Cryptocurrencies have crawled out from the shadows and into the financial mainstream. This is thanks, primarily, to serious investors like Paul Tudor Jones, Tesla’s Elon Musk, and even Apple CEO Tim Cook. However, more conservative financial advisors and managers feel challenged by all the changes in their wake.
Most of the world’s financial experts still balk at dealing with clients who want to wade into the crypto pond. They are mainly concerned with how volatile cryptos have been performing in the global market, the push and pull of government and private sector regulation, and a sharp rise in cases of financial fraud.
Fintech company eMoney Advisor recently conducted a survey wherein they discovered that 43% of US investors have been putting their money into cryptocurrencies. Nevertheless, 38% are reluctant even to dip a toe into the waters, thanks to warnings from their financial advisors.
A similar survey conducted by Bitwise, a crypto investment management firm, noted that their clients had approached 94% of US advisors with crypto-centric inquiries back in January. Still, barely 15% put their money into digital tokens.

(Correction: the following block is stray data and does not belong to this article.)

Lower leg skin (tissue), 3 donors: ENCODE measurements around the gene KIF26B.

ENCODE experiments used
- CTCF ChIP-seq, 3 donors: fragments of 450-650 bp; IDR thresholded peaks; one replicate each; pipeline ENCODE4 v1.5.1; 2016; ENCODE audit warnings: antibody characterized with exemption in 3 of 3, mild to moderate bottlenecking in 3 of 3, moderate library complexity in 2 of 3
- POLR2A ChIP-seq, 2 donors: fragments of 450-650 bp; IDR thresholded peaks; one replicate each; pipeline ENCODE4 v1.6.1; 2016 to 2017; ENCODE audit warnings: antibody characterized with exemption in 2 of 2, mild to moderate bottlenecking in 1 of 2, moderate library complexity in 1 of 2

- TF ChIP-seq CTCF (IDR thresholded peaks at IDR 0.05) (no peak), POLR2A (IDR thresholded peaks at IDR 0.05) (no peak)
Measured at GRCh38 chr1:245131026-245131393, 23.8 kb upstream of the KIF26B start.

What’s Fueling the Trend?
The continued reluctance of investment advisors to encourage their clients to consider cryptos can easily be attributed to the incredibly volatile performance of cryptocurrencies in the global market.
The continuing absence of a Bitcoin-centric exchange-traded fund (ETF) directly linked to its spot price is another. The US Securities and Exchange Commission has yet to approve a spot ETF, even though several futures-linked funds have already gained the attention of potential investors. Indeed, several financial experts agree that spot ETFs would probably be the best way to make cryptocurrencies more palatable to their clients.
But Digital Asset Council of Financial Professionals (DACFP) founder Ric Edelman opines that waiting for a Bitcoin-ready ETF would be a serious mistake. Instead, he believes that investment advisors can dedicate a small portion of their clients’ portfolios to crypto assets and digital tokens between one and three percent.
Also, most cryptocurrencies and tokens are not regulated by any finance or investment-centric federal agency – at least, for now. It’s something that continues to spark debates, especially those regarding the regulation of the cryptocurrency sector. This lack of official regulation is one of the biggest reasons advisors advise their clients against investing in cryptos, particularly with the growing number of fraud cases related to bitcoin, Binance, and other cryptos.
But there may be a glimmer of hope on the horizon. Several advisors in the US are wisening up regarding cryptocurrencies, playing it safe by paying for a certificate with the DACFP to bolster the authenticity and legitimacy of the token their clients want to invest in.